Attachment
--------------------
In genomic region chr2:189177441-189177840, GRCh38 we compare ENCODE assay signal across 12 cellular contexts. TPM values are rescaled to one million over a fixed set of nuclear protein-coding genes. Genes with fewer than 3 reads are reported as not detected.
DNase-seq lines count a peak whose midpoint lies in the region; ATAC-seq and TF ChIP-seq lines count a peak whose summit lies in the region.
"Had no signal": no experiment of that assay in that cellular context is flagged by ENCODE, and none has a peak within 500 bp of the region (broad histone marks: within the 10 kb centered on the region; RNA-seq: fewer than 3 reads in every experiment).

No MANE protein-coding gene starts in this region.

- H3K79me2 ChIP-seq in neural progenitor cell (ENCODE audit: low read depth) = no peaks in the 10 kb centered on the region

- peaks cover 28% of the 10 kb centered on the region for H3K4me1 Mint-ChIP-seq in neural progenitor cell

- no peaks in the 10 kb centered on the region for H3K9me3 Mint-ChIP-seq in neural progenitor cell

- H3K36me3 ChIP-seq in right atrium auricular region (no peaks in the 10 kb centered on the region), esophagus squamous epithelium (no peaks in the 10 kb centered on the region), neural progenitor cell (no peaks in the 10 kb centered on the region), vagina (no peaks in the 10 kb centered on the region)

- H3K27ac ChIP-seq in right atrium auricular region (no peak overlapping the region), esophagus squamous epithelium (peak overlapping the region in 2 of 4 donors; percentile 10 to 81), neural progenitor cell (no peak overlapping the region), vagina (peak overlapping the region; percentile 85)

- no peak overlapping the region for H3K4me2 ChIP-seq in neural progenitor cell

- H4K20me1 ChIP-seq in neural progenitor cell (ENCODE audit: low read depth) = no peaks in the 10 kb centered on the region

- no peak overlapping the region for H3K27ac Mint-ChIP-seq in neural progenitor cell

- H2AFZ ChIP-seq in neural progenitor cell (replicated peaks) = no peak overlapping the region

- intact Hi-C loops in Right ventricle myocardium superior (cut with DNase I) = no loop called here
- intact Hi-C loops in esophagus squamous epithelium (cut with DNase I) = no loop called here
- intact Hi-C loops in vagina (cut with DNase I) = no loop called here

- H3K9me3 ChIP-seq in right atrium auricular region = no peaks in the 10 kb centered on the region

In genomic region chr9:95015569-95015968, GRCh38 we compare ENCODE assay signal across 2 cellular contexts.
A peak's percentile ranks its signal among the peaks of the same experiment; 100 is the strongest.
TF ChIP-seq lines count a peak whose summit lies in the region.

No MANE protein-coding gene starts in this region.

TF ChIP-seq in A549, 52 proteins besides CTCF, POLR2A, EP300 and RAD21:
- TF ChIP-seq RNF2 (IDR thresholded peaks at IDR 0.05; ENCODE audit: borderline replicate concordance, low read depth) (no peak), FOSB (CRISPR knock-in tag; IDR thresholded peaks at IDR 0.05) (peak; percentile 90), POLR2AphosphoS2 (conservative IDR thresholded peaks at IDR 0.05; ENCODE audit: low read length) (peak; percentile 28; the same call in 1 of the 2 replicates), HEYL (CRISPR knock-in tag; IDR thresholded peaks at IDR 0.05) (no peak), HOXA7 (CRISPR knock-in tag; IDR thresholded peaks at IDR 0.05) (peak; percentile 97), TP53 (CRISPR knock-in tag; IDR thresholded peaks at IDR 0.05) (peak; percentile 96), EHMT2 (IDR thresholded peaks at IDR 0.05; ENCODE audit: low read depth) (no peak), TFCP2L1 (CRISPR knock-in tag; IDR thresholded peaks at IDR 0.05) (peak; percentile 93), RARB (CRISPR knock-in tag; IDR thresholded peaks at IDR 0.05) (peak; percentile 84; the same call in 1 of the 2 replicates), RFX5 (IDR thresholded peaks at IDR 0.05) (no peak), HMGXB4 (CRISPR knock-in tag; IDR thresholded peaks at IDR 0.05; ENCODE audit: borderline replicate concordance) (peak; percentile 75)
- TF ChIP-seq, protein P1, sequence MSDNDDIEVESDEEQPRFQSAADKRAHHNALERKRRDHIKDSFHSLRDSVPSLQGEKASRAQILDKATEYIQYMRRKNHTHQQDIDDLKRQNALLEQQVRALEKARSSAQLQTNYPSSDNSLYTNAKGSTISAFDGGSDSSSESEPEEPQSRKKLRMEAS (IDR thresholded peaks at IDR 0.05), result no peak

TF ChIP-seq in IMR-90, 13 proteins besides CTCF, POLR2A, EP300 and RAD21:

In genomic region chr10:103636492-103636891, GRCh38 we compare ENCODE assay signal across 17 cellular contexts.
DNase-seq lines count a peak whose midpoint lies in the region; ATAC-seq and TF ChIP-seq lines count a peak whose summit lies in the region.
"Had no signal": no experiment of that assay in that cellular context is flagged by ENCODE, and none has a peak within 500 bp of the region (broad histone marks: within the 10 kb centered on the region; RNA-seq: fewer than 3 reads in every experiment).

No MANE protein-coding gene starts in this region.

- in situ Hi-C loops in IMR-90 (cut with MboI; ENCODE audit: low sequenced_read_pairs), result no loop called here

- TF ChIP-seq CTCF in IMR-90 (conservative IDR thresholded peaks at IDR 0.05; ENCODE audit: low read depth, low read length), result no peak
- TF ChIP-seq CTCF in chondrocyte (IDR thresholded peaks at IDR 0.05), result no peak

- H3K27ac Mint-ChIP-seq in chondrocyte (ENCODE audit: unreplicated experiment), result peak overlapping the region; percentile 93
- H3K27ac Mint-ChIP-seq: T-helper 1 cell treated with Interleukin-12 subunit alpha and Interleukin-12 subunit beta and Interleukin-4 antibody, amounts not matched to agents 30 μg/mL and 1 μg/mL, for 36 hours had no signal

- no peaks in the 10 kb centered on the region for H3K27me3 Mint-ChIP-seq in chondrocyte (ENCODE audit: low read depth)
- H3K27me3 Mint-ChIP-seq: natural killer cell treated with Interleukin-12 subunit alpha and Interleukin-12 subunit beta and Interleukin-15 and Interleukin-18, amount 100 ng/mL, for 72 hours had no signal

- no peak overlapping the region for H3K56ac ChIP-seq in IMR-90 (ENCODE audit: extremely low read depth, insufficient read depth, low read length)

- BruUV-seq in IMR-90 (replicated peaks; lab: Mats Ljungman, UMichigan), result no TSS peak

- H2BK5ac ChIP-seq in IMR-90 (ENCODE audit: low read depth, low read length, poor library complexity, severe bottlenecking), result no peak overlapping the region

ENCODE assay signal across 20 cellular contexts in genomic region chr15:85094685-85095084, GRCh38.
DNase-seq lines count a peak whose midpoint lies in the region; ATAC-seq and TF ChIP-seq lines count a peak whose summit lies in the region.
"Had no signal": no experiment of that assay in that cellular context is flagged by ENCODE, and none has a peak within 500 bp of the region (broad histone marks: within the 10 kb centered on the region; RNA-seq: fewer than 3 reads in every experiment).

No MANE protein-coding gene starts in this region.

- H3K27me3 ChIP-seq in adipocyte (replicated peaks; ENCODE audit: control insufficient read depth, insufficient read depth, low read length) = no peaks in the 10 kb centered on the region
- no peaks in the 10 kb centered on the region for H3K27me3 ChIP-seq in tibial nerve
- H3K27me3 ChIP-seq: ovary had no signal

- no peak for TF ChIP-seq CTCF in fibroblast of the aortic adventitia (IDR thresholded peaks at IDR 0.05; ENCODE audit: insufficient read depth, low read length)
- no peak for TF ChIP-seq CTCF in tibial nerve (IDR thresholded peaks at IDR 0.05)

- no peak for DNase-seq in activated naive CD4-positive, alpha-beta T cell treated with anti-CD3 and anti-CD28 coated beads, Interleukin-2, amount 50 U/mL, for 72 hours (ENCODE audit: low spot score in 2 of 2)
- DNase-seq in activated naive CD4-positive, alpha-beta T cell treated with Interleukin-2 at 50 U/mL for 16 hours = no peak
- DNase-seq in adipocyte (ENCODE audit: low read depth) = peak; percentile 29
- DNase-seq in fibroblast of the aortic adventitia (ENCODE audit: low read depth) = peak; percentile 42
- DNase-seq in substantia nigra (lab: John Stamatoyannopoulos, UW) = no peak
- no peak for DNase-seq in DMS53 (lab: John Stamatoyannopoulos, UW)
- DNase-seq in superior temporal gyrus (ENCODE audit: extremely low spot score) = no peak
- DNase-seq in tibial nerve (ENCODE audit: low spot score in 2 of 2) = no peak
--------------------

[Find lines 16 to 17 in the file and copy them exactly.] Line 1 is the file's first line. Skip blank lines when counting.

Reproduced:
- intact Hi-C loops in vagina (cut with DNase I) = no loop called here

- H3K9me3 ChIP-seq in right atrium auricular region = no peaks in the 10 kb centered on the region